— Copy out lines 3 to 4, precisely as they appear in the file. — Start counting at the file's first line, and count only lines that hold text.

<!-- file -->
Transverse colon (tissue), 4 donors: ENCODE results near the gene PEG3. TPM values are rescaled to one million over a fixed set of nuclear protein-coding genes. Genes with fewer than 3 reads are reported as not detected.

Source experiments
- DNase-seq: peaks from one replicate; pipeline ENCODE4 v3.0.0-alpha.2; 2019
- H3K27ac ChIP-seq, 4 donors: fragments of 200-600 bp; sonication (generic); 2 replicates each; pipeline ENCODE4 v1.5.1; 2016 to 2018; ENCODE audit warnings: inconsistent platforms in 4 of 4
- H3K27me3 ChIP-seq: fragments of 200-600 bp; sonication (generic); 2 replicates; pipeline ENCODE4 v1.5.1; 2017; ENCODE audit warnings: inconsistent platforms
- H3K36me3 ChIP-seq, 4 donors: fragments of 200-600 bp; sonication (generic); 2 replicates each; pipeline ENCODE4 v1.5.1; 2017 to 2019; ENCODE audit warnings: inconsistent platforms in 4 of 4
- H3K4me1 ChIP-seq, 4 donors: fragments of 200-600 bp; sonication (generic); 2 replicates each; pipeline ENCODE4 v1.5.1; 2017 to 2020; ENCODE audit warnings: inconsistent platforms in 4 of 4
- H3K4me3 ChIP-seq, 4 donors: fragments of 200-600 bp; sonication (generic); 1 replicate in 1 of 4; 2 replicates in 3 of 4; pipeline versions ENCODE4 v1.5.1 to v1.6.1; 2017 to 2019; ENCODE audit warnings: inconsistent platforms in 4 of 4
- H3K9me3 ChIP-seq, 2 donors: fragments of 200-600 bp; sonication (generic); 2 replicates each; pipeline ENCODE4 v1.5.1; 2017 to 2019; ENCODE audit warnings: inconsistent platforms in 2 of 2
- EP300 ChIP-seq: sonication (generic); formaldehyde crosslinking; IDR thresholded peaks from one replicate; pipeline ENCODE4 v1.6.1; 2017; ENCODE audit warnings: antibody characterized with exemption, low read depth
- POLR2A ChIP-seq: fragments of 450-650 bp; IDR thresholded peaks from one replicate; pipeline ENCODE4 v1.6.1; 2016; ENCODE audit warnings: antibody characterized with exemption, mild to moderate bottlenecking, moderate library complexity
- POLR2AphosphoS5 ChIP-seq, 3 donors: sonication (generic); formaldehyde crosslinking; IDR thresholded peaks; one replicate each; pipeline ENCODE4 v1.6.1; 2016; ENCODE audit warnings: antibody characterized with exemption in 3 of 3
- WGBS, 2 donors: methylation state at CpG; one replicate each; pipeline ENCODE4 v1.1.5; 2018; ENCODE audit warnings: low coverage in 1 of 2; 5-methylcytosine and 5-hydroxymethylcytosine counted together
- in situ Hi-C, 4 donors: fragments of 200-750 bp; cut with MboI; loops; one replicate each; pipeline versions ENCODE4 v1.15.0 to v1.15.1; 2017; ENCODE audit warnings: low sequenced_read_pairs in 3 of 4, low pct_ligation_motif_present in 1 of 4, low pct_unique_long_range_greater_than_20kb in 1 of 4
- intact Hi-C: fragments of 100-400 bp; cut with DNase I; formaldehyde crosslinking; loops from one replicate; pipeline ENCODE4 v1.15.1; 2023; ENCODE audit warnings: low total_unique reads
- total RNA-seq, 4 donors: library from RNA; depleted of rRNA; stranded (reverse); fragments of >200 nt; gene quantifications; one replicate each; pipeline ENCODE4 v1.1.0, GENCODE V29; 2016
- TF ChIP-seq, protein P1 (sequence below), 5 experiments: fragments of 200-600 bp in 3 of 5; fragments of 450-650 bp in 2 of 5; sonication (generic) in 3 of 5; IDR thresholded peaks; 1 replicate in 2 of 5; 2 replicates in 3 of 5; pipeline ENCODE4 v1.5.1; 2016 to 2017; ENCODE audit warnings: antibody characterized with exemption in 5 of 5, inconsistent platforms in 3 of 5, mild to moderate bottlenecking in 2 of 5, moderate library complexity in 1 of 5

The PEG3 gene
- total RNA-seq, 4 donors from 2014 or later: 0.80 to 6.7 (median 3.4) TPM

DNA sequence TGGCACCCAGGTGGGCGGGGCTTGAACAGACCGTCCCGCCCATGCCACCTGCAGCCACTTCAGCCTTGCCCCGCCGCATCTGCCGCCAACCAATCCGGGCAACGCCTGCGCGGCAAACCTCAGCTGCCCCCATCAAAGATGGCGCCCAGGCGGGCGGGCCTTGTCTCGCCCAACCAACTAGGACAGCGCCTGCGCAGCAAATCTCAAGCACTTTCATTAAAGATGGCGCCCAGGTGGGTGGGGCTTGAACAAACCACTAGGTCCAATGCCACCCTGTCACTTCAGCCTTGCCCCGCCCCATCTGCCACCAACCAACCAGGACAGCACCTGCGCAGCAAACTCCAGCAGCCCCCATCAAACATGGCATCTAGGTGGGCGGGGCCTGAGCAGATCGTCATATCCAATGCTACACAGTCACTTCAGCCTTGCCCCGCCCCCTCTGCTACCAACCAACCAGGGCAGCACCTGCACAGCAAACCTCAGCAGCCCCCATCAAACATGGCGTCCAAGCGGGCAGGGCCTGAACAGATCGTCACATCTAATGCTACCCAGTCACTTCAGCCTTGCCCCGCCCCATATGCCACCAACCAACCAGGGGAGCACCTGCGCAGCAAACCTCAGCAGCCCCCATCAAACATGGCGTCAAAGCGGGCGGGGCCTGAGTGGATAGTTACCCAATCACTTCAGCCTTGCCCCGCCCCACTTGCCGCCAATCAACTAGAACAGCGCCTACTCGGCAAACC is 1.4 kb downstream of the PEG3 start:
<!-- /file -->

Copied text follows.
- DNase-seq: peaks from one replicate; pipeline ENCODE4 v3.0.0-alpha.2; 2019
- H3K27ac ChIP-seq, 4 donors: fragments of 200-600 bp; sonication (generic); 2 replicates each; pipeline ENCODE4 v1.5.1; 2016 to 2018; ENCODE audit warnings: inconsistent platforms in 4 of 4